(Richard, having welcomed his parents to town in time to celebrate the 4th of July, is escorting them around Town Square, introducing them to his vast assortment of local friends. Which includes most of the characters who have featured in the previous volumes.)

The door to the Stein’s Wild West Emporium chimed a musical herald to Alfred’s return, significantly with a wrapped package under his arm, and the three of them moved on, in the direction of the Café, with all the outside tables filled with customers.

Richard said, in the manner of a tour guide, as he waved in the general direction of Araceli and her ever-present coffee carafe. “Now, here is another member of the keen reenactor fraternity…”

“I never would have guessed,” Alf Astor-Hall murmured, for Clovis Walcott was arrayed in all the splendor of 1830s martial glory; a high-collared blue jacket adorned with gold frogs, much braid, and epaulettes, over buff-colored trousers and knee-high cavalry boots. This tasteful ensemble was accessorized with a brace of (replica, or perhaps, knowing Clovis Walcott’s pocketbook and quest for authenticity, they were authentic antique) pistols tucked into a brilliant red silk sash, and a saber belt – with scabbarded saber – buckled over the sash which clanked resoundingly with every stride, which Richard knew well from previous encounters with Clovis in his 19th century persona.

“Colonel Walcott,” Richard replied, as they approached the range of tables and chairs set under an awning under a wide awning over the front of Luna Café and Coffee; an area comfortable only when the temperatures were mild, which in July meant for an hour or so around sunrise before a rising sun baked everything in Texas to a toasty brown. “Who is really a colonel – reserve and mostly retired from active service. He designs and builds things of extraordinary complexity; a refreshing change from his previous career of blowing them up. In is misspent youth, he played in a garage band, and he owns the ugliest MacMansion anywhere in the vicinity. His youngest son – God knows how the kid came to this – is currently working as sous-chef in the Café. I can only suppose that I taught the boy correctly, and that the good colonel doesn’t bear an abiding grudge over that development, proof positive of his generosity and good public spirit. Colonel Walcott is another of Luna City’s leading citizens, all of this, despite the temper of his missus, the fire cat Mrs. Sook Walcott, the tiger mother from hell … good morning, Colonel.”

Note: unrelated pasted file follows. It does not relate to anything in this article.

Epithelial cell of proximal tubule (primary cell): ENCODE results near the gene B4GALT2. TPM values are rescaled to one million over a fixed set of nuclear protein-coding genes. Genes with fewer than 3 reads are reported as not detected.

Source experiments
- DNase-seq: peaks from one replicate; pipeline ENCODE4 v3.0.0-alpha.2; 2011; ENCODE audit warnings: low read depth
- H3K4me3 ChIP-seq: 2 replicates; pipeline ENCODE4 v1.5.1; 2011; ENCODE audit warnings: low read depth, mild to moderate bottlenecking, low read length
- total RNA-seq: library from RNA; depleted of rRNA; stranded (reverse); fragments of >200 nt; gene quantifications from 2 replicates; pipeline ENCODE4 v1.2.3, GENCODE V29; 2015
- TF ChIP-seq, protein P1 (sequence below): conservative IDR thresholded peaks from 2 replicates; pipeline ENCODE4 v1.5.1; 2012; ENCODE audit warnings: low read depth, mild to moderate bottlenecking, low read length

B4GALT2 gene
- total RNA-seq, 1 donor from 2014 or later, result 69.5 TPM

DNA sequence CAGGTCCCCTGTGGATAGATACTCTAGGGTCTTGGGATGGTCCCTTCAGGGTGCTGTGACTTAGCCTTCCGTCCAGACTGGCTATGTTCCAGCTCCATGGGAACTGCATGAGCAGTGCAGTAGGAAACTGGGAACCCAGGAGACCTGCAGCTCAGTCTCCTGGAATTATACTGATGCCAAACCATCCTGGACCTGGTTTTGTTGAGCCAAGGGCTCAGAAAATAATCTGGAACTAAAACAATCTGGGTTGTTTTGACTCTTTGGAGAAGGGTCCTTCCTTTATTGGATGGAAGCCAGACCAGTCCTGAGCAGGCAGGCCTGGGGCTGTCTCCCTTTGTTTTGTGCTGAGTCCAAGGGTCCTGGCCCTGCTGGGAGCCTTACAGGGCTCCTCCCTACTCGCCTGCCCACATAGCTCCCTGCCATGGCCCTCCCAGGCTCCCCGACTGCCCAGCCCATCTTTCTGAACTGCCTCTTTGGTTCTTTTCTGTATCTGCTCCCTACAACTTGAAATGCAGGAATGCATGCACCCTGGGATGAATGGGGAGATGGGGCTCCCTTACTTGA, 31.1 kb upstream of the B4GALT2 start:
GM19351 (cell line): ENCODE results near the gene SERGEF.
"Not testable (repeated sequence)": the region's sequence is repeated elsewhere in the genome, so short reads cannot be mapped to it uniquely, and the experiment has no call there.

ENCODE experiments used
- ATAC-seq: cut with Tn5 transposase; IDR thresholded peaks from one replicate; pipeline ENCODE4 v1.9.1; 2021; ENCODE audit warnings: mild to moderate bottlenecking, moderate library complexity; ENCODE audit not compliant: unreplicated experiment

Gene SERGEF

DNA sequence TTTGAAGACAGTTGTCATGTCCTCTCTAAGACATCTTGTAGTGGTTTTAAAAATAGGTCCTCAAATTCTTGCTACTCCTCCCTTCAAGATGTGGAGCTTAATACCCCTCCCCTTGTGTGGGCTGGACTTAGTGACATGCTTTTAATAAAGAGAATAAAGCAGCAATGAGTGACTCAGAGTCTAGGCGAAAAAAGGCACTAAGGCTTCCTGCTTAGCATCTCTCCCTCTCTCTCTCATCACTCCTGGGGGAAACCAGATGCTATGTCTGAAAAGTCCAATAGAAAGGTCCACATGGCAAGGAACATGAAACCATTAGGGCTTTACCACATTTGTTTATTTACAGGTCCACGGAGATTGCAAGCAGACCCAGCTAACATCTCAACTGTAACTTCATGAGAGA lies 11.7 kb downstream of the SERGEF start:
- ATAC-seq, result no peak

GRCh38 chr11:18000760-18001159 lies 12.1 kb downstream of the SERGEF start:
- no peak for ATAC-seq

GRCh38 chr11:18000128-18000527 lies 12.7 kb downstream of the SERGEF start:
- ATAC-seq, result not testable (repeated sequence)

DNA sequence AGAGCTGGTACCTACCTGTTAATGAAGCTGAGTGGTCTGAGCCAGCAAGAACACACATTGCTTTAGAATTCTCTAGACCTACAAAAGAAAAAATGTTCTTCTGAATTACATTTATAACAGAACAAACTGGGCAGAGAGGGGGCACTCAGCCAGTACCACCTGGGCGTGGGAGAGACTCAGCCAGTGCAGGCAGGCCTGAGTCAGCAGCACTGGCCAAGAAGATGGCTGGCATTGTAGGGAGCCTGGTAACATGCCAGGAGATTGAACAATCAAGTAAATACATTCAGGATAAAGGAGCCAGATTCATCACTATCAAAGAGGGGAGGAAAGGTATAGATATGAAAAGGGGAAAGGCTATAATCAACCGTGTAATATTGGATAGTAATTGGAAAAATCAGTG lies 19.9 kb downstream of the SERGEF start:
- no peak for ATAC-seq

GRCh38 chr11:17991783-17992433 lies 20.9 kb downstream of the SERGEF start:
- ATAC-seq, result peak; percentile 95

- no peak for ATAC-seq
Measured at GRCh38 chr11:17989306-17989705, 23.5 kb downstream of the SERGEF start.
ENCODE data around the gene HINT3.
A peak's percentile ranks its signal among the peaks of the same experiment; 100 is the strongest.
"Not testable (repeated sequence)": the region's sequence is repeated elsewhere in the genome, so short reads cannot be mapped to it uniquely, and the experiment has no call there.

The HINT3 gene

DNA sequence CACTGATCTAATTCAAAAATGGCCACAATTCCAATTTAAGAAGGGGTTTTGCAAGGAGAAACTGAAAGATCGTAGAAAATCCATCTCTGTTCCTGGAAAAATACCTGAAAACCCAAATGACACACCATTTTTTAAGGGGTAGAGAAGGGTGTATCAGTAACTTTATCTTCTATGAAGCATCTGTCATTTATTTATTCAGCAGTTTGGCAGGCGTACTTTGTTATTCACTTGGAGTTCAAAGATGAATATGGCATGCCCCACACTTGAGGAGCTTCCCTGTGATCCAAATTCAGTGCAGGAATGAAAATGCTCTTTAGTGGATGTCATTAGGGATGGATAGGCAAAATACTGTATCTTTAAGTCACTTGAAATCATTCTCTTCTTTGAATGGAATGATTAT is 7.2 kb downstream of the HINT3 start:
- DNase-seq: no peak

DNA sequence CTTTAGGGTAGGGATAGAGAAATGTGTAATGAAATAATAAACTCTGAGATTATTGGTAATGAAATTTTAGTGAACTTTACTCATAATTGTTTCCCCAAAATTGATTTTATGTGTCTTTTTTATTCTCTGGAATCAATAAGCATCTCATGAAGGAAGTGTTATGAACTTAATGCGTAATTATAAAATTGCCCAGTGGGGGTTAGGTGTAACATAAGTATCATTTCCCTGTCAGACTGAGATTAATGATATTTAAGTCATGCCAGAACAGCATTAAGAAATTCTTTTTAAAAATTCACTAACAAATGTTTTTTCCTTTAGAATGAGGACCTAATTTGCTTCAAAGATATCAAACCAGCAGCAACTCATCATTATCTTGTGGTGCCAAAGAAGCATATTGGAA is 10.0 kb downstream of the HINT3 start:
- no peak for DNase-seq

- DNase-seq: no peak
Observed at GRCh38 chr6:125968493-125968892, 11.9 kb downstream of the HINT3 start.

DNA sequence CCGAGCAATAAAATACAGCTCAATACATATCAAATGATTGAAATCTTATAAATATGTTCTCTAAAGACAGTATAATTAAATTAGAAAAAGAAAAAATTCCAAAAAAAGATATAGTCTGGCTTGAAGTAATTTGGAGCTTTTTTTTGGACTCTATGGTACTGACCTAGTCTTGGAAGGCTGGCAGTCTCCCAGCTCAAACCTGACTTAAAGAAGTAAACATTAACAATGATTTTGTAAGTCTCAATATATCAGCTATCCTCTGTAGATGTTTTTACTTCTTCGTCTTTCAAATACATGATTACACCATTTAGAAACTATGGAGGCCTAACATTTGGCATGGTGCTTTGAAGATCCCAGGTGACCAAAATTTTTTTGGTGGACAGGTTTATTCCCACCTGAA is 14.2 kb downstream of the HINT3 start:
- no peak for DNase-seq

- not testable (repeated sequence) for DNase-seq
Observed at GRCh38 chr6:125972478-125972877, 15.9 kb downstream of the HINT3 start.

“Good morning, Richard!” Colonel Walcott looked up from his fruit salad and croissant breakfast. “Ready for the Glorious Fourth – our celebration of the independence which is the rightful inheritance of every man and woman in this blessed land?”

“Yeah, verily and forsooth,” Richard replied, “May I present Colonel Clovis Walcott of the … something-or-othereth. A gentleman of the first water, My parents, Albert and Dorothy Astor Hall.”

Clovis Walcott chuckled. “The tongue and vocabulary of the old century does have that hold on you, doesn’t it?” He stood up and bowed in an exaggeratedly courtly manner over Dottie’s hand, raising it to his lips and kissing it in a way that made Richard’s mother almost simper. “This most handsome lady – hardly to be of a vintage to be your mother, Chef Richard? And the most gallant gentleman – I am most honored in making his acquaintance at long last!”

“How d’ye do,” Albert replied, with a stiff and most formal nod, in the best olde stiff-upper-lip manner. “Albert Astor-Hall, at your service, my good sir.”

“Charmed!” Clovis Walcott responded. “Charmed to make your acquaintance! Are you planning to take up residence in our Texas? I assure you, there are many opportunities for an entrepreneurious gentlemen such as yourself. I can introduce you to my good friend, Colonel Bowie, if you are so inclined as to take up a grant in our fair country.”

“I regret that I am already committed to a substantial property in another land, my good sir,” Albert replied, while Richard goggled at how readily his father fell into this kind of make-believe. He had never suspected his father of entertaining such theatrical leanings, let alone a facility for improvisation.

“Our loss, indeed, good sir,” Colonel Walcott rendered another formal bow, and went clanking off across the street to join his fellows at the reenactor camp, who had been gesturing him from across the pavement for him to get a move on and lend his theatricality to the festivities.